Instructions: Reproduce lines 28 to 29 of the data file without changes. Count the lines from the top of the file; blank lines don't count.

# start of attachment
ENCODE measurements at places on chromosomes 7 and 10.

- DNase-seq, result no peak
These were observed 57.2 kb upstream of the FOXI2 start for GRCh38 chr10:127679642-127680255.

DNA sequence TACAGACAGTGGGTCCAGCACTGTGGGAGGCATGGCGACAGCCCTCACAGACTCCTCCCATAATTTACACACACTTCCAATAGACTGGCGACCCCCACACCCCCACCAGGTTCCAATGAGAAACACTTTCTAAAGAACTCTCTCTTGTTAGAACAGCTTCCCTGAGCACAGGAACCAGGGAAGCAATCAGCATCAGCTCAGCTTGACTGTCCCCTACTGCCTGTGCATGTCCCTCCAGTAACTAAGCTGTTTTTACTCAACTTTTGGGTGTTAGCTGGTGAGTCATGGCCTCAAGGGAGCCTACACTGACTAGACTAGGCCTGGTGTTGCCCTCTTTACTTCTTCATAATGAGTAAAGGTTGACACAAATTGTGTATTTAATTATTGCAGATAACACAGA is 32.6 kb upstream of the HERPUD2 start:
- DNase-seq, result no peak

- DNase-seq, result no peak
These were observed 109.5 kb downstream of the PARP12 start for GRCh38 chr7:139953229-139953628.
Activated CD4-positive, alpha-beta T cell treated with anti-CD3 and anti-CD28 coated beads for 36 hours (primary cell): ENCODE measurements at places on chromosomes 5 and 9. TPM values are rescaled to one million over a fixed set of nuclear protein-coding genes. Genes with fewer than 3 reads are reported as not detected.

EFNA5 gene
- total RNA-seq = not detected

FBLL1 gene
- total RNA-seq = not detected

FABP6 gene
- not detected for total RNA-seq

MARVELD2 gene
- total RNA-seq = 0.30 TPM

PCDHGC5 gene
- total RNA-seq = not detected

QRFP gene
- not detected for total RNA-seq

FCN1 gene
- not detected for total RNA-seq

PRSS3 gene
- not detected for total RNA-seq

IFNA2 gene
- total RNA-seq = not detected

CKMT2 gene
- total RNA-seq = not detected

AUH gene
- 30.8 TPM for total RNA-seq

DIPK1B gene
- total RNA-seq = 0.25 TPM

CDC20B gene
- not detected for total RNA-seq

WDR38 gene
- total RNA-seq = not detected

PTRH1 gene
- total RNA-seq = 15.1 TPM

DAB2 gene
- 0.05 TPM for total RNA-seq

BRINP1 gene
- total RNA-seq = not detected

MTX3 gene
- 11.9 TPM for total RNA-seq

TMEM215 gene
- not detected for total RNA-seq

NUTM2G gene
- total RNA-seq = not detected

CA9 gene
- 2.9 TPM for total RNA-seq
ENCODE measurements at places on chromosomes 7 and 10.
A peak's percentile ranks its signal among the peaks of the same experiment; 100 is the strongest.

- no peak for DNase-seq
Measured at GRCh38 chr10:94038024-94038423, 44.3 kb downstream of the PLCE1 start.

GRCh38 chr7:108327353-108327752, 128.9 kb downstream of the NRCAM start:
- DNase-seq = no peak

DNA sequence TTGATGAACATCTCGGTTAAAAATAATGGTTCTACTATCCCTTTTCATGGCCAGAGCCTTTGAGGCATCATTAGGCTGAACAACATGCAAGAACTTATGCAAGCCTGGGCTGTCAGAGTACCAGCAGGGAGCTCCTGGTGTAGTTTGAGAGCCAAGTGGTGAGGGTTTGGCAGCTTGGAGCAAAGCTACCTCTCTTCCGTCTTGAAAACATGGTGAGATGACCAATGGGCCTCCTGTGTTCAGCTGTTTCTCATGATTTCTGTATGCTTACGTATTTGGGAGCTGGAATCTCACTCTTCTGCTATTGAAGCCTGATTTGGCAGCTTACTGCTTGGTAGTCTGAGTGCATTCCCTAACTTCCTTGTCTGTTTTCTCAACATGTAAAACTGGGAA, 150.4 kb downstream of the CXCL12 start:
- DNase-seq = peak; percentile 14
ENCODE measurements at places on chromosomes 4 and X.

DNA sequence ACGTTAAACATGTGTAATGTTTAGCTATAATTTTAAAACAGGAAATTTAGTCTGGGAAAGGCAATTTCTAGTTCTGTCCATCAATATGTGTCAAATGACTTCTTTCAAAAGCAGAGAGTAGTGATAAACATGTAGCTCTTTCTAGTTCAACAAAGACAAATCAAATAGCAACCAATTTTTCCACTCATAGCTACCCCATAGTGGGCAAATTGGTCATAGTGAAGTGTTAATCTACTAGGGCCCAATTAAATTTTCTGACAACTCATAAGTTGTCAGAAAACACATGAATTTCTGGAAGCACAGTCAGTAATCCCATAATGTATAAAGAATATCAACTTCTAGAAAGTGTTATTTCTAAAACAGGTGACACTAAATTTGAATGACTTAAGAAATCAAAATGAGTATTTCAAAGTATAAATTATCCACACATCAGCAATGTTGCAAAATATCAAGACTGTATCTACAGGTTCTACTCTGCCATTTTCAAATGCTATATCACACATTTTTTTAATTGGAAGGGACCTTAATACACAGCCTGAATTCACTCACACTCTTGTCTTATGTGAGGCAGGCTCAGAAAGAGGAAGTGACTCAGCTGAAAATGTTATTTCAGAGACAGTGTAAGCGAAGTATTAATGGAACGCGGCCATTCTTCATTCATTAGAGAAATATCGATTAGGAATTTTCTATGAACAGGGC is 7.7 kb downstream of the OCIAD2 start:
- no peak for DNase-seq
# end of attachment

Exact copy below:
- total RNA-seq = not detected

AUH gene